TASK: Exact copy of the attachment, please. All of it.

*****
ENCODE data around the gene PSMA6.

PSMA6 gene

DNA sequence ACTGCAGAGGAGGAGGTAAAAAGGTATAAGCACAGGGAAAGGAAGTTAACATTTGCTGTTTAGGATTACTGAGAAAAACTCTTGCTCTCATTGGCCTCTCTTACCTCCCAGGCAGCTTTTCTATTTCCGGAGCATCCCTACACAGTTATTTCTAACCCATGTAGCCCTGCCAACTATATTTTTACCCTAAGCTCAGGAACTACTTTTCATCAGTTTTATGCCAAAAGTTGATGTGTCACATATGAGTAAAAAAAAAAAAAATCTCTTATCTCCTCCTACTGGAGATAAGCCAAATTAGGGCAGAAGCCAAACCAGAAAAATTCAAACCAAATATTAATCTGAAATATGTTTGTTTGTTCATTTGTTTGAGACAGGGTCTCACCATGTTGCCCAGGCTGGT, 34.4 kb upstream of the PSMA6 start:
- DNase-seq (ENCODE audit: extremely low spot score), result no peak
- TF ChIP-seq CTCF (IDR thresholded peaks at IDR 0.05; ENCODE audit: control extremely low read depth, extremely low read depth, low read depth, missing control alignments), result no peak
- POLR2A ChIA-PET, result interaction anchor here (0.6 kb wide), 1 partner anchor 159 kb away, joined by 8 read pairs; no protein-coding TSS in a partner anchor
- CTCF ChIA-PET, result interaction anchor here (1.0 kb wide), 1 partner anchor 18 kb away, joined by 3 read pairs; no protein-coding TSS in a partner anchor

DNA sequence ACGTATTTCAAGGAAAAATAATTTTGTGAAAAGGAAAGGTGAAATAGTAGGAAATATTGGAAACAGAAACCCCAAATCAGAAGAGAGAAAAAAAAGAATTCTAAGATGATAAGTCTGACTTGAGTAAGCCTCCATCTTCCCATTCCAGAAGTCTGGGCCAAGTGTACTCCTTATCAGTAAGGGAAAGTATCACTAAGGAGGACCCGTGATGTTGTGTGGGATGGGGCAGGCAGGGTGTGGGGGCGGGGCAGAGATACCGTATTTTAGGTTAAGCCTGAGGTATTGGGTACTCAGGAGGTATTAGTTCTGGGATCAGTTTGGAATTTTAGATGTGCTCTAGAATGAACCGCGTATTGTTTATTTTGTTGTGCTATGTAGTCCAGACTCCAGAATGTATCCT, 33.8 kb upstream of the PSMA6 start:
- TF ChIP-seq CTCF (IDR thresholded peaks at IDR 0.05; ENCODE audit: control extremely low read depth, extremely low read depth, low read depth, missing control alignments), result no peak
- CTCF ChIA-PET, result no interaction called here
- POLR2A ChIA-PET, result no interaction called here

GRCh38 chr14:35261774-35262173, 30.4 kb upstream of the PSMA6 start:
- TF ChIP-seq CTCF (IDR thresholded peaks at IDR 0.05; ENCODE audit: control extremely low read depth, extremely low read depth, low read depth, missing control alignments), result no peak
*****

ENCODE data around the gene PSMA6.

PSMA6 gene

DNA sequence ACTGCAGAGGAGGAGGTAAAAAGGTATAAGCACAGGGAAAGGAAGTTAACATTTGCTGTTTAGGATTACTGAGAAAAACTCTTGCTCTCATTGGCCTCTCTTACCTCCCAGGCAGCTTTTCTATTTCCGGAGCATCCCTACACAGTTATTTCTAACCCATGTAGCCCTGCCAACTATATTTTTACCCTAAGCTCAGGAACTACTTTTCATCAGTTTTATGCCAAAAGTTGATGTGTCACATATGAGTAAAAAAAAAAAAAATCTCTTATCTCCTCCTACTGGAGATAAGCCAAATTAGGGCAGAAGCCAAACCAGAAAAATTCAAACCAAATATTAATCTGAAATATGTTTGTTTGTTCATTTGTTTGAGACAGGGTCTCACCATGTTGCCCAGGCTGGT, 34.4 kb upstream of the PSMA6 start:
- DNase-seq (ENCODE audit: extremely low spot score), result no peak
- TF ChIP-seq CTCF (IDR thresholded peaks at IDR 0.05; ENCODE audit: control extremely low read depth, extremely low read depth, low read depth, missing control alignments), result no peak
- POLR2A ChIA-PET, result interaction anchor here (0.6 kb wide), 1 partner anchor 159 kb away, joined by 8 read pairs; no protein-coding TSS in a partner anchor
- CTCF ChIA-PET, result interaction anchor here (1.0 kb wide), 1 partner anchor 18 kb away, joined by 3 read pairs; no protein-coding TSS in a partner anchor

DNA sequence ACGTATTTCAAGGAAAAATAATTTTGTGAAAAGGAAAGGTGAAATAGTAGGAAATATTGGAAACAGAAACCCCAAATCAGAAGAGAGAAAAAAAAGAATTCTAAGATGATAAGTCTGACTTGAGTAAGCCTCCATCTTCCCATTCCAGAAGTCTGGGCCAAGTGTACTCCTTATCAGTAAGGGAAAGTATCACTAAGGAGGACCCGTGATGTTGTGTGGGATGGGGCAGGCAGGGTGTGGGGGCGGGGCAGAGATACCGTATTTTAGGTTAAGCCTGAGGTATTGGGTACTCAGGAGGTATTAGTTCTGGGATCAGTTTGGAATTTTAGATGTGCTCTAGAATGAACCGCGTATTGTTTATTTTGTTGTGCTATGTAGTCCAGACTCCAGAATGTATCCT, 33.8 kb upstream of the PSMA6 start:
- TF ChIP-seq CTCF (IDR thresholded peaks at IDR 0.05; ENCODE audit: control extremely low read depth, extremely low read depth, low read depth, missing control alignments), result no peak
- CTCF ChIA-PET, result no interaction called here
- POLR2A ChIA-PET, result no interaction called here

GRCh38 chr14:35261774-35262173, 30.4 kb upstream of the PSMA6 start:
- TF ChIP-seq CTCF (IDR thresholded peaks at IDR 0.05; ENCODE audit: control extremely low read depth, extremely low read depth, low read depth, missing control alignments), result no peak